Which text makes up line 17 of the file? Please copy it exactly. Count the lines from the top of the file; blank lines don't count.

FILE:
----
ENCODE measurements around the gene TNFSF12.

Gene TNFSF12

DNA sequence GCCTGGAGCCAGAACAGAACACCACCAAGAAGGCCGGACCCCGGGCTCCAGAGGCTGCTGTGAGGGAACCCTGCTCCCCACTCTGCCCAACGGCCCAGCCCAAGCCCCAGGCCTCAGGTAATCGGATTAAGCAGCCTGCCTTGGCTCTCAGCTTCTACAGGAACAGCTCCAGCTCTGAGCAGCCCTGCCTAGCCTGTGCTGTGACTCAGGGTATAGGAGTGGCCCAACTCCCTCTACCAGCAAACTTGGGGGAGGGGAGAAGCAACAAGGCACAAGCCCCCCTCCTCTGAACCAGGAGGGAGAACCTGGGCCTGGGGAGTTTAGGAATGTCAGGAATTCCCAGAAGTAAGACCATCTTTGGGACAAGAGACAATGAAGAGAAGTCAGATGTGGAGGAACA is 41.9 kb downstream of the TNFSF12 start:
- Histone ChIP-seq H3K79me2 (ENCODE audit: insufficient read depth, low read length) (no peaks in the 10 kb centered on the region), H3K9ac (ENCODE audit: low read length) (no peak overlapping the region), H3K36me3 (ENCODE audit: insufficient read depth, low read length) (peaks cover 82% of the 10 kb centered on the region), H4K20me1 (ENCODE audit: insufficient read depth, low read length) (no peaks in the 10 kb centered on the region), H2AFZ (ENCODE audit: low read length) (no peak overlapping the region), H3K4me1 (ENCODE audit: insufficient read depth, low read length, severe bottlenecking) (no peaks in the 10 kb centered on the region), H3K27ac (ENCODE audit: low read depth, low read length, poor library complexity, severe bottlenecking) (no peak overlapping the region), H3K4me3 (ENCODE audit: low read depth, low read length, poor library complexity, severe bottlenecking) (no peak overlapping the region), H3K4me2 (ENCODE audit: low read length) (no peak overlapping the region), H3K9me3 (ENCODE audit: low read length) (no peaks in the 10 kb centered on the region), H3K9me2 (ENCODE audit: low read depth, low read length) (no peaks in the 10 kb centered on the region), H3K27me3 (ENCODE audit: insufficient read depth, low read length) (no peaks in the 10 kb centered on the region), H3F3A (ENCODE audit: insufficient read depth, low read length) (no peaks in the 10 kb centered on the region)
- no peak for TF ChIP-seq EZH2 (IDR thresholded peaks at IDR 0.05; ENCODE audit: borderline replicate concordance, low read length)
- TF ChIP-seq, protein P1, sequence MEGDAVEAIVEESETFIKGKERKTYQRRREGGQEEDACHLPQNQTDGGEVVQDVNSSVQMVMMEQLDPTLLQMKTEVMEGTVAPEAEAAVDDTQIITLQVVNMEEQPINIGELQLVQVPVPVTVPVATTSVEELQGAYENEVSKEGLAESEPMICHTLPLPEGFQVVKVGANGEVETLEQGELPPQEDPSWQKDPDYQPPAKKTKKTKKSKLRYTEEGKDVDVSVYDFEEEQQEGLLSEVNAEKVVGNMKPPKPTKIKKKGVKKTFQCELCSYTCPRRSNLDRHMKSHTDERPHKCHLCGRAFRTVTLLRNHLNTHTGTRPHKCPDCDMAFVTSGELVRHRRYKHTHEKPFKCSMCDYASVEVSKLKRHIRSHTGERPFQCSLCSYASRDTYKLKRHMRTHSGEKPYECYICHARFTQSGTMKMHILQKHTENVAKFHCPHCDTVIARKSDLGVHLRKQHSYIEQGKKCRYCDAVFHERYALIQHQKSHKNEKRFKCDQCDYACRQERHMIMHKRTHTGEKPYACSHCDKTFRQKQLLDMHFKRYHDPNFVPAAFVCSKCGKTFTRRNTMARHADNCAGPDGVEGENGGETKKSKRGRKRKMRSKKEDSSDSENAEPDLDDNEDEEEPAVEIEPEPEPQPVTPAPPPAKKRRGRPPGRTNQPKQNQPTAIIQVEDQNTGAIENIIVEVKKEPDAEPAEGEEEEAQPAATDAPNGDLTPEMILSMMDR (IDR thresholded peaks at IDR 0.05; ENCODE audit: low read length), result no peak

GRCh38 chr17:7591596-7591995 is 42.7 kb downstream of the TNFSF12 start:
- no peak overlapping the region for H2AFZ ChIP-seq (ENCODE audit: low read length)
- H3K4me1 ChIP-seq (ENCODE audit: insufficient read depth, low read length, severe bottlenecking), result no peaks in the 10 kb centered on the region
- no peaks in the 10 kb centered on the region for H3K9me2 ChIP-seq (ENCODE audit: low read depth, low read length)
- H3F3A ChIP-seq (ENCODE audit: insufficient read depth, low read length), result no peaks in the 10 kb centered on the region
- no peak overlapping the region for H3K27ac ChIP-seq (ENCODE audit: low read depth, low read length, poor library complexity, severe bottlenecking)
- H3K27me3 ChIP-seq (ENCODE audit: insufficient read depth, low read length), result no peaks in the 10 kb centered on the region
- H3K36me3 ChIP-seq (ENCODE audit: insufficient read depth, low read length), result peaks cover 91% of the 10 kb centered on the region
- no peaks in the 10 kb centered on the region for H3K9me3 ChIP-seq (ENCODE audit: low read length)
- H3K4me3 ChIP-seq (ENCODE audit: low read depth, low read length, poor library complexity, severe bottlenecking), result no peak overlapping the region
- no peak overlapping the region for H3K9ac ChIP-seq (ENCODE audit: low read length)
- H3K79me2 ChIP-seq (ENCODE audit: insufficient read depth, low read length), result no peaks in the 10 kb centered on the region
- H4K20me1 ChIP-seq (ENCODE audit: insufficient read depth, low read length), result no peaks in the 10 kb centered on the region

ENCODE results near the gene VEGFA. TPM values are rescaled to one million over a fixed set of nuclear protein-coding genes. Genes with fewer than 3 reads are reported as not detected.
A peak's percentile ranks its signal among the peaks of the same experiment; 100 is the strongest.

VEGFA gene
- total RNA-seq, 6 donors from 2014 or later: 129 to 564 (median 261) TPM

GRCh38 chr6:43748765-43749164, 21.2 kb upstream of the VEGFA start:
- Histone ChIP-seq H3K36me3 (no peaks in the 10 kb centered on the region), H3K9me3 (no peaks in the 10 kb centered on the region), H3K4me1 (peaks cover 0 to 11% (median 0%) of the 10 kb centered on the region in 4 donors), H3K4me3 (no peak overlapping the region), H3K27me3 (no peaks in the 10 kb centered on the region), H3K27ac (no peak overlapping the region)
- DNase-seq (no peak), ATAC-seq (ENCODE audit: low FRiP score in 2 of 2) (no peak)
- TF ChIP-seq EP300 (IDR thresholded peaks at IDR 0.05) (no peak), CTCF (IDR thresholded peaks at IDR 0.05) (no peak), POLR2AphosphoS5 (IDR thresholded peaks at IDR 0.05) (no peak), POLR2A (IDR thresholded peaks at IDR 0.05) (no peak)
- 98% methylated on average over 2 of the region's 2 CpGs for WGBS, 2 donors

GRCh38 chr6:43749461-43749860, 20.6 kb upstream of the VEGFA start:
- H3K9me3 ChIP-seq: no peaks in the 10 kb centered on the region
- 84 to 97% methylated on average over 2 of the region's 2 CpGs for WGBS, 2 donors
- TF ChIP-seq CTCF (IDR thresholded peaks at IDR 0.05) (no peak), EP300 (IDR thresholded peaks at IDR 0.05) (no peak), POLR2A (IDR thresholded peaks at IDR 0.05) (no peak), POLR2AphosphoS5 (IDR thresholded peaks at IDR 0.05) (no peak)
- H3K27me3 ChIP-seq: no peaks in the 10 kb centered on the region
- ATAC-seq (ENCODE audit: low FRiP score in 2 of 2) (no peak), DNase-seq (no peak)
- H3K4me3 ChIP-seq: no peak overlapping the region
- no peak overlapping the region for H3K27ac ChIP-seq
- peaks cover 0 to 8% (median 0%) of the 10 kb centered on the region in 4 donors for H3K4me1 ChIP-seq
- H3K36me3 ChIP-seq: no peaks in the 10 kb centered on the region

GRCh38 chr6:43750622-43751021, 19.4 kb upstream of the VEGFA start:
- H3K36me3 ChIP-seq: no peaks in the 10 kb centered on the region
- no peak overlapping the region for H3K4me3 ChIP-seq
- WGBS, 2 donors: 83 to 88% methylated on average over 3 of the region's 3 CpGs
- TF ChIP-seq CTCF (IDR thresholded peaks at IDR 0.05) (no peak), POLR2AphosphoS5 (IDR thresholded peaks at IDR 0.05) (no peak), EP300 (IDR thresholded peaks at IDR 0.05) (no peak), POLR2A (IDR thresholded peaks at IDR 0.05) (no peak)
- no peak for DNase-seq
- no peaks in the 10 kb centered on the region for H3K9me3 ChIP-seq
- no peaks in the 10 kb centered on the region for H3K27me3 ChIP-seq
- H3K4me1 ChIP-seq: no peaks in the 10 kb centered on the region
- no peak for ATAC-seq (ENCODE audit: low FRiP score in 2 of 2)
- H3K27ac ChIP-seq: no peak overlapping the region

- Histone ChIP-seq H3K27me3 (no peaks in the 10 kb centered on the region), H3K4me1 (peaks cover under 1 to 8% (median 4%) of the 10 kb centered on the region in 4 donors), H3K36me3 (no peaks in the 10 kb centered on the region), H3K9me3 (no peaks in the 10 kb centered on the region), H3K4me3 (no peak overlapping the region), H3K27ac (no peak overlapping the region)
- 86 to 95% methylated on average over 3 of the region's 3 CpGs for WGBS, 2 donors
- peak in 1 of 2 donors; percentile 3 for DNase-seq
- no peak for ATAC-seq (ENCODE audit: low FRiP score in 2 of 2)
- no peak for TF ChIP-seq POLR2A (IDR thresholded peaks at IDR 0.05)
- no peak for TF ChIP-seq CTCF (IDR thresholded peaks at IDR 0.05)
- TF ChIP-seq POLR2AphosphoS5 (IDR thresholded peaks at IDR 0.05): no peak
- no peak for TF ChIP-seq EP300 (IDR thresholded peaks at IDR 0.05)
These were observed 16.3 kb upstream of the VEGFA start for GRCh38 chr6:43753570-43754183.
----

- no peak overlapping the region for H3K9ac ChIP-seq (ENCODE audit: low read length)